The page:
URC :: Spirituality

broadening and deepening prayer
United Reformed Church Spirituality articles:


There are many different styles of retreat. They vary in length from a weekend to a month. Some are built round a particular theme, perhaps art, music, film or literature. Some are group experiences with significant amounts of talking, others involve deep silence. Some involve involve working with a spiritual director, either one-to-one or in a group, and others involve lots of talks.

Choosing a retreat

Sometimes people ask friends, and sometimes spiritual directors make recommendations. A good starting point is to assume that God is in the desire to make a retreat, and in what retreats you become aware of. That also means it is not about choosing the “best” or “most suitable” retreats, but about asking what of God you are being invited to discover in the retreat you do go on — which might be a surprise to you and to the centre offering the retreat.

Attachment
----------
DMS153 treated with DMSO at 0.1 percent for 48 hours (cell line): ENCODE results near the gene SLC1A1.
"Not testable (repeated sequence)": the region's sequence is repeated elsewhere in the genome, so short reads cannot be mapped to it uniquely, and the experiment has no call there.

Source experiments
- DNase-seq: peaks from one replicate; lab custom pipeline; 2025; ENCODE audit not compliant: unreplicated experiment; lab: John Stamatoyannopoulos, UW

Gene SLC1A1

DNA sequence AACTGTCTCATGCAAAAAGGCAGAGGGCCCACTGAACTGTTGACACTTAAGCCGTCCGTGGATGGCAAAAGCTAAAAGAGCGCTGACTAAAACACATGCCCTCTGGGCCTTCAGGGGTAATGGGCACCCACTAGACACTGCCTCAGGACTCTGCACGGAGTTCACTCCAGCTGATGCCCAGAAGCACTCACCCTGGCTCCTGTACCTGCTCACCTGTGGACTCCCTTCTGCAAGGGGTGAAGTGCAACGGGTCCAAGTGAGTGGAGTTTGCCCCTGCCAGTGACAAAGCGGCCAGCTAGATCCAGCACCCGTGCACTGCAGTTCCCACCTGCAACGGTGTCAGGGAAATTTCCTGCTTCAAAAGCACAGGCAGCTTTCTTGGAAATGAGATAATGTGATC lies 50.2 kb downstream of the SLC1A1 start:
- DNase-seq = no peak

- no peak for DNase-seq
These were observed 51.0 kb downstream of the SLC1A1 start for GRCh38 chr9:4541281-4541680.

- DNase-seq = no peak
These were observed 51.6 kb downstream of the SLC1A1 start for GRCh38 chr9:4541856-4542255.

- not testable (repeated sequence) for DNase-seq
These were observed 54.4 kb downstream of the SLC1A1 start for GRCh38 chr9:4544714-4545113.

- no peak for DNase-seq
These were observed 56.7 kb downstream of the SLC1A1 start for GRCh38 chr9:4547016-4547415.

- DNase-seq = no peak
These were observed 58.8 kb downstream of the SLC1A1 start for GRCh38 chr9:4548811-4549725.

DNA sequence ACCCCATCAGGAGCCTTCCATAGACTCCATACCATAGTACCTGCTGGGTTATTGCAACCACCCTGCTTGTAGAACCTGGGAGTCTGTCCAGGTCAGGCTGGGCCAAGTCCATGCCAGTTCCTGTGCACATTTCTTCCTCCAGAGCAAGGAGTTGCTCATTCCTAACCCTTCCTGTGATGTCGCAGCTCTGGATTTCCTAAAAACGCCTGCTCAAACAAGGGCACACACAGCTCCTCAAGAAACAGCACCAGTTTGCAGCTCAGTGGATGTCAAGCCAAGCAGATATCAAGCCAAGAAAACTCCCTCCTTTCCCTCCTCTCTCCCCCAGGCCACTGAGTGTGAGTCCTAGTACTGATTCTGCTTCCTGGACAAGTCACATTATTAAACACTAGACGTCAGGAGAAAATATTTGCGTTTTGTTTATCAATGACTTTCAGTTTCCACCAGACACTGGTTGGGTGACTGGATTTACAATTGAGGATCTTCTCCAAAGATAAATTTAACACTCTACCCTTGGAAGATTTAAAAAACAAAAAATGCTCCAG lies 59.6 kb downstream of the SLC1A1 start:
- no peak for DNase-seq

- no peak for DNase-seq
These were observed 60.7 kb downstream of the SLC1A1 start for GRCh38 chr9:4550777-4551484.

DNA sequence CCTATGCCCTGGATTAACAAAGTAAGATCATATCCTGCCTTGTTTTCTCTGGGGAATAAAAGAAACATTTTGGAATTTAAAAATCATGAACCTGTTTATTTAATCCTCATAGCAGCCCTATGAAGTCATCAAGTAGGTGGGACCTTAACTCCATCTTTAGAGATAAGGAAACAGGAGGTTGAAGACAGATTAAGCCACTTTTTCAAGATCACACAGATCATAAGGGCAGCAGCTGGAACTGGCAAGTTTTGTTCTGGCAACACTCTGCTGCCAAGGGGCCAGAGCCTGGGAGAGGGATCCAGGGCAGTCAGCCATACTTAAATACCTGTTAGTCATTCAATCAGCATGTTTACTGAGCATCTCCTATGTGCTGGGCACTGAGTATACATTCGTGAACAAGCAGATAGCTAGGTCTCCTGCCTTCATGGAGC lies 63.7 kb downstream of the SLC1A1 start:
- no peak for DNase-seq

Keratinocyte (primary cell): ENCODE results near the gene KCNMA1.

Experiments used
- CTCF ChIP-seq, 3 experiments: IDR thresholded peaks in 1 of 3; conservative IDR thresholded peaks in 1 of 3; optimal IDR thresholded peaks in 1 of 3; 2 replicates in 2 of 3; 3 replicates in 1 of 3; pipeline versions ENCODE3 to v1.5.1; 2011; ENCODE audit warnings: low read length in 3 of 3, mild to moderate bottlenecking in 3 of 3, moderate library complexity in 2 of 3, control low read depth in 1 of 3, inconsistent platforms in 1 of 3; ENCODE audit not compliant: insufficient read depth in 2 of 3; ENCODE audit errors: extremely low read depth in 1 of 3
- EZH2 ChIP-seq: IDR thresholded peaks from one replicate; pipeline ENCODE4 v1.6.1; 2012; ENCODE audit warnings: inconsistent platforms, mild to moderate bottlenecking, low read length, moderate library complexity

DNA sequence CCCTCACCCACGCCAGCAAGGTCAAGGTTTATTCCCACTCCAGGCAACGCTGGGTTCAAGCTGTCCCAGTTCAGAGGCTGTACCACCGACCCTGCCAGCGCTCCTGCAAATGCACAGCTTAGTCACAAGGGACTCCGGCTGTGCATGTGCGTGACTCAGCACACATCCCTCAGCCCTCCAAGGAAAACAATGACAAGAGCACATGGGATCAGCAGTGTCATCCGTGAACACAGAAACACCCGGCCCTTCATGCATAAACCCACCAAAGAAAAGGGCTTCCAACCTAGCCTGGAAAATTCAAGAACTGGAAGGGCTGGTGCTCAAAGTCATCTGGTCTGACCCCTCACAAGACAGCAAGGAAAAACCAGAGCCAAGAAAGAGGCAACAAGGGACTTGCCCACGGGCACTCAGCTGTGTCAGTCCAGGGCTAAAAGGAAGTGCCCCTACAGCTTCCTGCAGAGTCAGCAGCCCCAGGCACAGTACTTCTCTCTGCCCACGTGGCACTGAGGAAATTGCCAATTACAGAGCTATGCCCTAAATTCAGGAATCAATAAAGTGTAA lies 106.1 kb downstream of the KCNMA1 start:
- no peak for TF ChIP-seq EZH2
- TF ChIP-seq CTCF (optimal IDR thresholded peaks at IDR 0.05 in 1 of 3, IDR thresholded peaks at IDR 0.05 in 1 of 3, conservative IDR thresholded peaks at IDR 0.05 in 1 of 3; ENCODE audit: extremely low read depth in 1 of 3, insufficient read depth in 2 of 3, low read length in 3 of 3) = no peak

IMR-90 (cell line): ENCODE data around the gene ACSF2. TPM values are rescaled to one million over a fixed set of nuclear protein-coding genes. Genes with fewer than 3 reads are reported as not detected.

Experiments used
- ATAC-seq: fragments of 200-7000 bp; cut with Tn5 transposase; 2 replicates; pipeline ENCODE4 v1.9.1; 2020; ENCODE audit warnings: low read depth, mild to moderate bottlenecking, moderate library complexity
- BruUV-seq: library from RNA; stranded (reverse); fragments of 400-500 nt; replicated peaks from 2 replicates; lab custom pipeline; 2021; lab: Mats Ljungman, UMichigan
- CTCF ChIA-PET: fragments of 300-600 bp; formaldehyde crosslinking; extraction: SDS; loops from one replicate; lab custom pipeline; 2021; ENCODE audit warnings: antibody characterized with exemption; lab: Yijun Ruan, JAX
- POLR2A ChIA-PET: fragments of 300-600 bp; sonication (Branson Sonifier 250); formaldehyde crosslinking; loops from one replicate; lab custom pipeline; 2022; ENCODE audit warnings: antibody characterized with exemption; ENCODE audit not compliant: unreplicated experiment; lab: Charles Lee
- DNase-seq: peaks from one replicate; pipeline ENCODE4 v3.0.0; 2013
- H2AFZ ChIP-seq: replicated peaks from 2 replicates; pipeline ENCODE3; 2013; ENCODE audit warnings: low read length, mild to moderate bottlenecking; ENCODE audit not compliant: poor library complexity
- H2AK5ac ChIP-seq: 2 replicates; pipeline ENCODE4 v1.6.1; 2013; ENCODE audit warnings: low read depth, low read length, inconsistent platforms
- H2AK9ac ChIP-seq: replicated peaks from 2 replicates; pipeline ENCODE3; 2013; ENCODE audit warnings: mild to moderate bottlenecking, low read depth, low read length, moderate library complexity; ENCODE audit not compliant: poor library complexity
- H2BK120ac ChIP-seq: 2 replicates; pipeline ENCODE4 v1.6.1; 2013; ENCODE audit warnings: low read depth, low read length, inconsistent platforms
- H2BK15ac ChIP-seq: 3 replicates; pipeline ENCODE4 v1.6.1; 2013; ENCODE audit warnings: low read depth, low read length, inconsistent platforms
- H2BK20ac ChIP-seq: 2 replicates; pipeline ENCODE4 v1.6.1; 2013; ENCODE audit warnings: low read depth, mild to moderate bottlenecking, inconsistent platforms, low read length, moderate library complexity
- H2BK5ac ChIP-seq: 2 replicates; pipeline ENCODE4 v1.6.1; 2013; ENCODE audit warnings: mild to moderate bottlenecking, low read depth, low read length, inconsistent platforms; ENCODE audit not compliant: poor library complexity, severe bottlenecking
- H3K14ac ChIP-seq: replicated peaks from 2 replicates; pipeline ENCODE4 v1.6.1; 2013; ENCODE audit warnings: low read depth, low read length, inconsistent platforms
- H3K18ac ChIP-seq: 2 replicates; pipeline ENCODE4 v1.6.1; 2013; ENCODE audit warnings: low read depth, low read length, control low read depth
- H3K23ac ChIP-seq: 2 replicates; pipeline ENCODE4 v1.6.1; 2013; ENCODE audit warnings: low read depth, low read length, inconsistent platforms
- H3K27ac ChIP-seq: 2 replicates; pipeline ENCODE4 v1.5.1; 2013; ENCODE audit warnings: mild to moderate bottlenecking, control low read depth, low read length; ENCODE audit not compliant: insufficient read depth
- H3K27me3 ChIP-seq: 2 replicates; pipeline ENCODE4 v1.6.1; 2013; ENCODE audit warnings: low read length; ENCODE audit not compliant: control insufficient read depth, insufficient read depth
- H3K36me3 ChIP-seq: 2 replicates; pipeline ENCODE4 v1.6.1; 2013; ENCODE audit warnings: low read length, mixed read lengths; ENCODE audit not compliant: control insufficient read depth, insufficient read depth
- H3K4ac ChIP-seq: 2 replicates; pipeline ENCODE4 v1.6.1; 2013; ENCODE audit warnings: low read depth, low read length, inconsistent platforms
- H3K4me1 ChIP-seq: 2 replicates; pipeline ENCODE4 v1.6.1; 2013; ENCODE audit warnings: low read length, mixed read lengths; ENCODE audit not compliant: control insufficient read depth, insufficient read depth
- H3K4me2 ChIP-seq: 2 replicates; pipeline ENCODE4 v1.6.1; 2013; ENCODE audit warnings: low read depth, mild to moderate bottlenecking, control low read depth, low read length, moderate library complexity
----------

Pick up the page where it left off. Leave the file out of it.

Going with what’s practical

God doesn’t call us to do what we can’t do. Practical things like cost and the ability to be away for a while are part of the process. It’s worth being flexible, and letting the retreat that is possible be the one that is right. In particular, if it is not possible to go away for a while, the urge to make a retreat might actually be a calling to take part in a “retreat in everyday life” or a “week of guided prayer”, which both involve seeing a spiritual director quite often, but are built round praying at home. Or it may be that the urge to “make a retreat” is actually about choosing to make space for God at home. This is particularly relevant if a retreat has to be cancelled: there’s a world of difference between “I cancelled my retreat because I was ill” and “illness was an invitation to meet God in a new way, at home”.